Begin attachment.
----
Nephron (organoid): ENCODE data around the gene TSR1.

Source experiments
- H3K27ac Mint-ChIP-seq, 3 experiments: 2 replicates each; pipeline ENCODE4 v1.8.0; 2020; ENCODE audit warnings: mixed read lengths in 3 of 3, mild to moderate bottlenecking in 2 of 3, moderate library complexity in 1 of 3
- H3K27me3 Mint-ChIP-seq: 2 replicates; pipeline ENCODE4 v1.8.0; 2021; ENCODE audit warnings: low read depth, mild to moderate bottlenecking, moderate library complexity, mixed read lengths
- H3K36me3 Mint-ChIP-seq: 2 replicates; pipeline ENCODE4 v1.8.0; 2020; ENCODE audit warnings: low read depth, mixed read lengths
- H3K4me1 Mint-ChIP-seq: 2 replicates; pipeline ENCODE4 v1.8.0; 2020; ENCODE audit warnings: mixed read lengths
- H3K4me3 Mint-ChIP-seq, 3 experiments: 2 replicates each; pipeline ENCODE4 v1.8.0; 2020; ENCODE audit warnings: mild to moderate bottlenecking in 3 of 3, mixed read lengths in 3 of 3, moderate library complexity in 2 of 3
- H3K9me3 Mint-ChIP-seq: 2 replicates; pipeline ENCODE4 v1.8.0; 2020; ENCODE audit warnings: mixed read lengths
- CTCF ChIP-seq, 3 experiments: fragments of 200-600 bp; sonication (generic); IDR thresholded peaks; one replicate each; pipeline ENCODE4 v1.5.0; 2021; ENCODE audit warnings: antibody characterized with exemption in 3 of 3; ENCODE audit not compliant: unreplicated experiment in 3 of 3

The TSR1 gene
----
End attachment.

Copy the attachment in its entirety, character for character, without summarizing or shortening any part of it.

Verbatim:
Nephron (organoid): ENCODE data around the gene TSR1.

Source experiments
- H3K27ac Mint-ChIP-seq, 3 experiments: 2 replicates each; pipeline ENCODE4 v1.8.0; 2020; ENCODE audit warnings: mixed read lengths in 3 of 3, mild to moderate bottlenecking in 2 of 3, moderate library complexity in 1 of 3
- H3K27me3 Mint-ChIP-seq: 2 replicates; pipeline ENCODE4 v1.8.0; 2021; ENCODE audit warnings: low read depth, mild to moderate bottlenecking, moderate library complexity, mixed read lengths
- H3K36me3 Mint-ChIP-seq: 2 replicates; pipeline ENCODE4 v1.8.0; 2020; ENCODE audit warnings: low read depth, mixed read lengths
- H3K4me1 Mint-ChIP-seq: 2 replicates; pipeline ENCODE4 v1.8.0; 2020; ENCODE audit warnings: mixed read lengths
- H3K4me3 Mint-ChIP-seq, 3 experiments: 2 replicates each; pipeline ENCODE4 v1.8.0; 2020; ENCODE audit warnings: mild to moderate bottlenecking in 3 of 3, mixed read lengths in 3 of 3, moderate library complexity in 2 of 3
- H3K9me3 Mint-ChIP-seq: 2 replicates; pipeline ENCODE4 v1.8.0; 2020; ENCODE audit warnings: mixed read lengths
- CTCF ChIP-seq, 3 experiments: fragments of 200-600 bp; sonication (generic); IDR thresholded peaks; one replicate each; pipeline ENCODE4 v1.5.0; 2021; ENCODE audit warnings: antibody characterized with exemption in 3 of 3; ENCODE audit not compliant: unreplicated experiment in 3 of 3

The TSR1 gene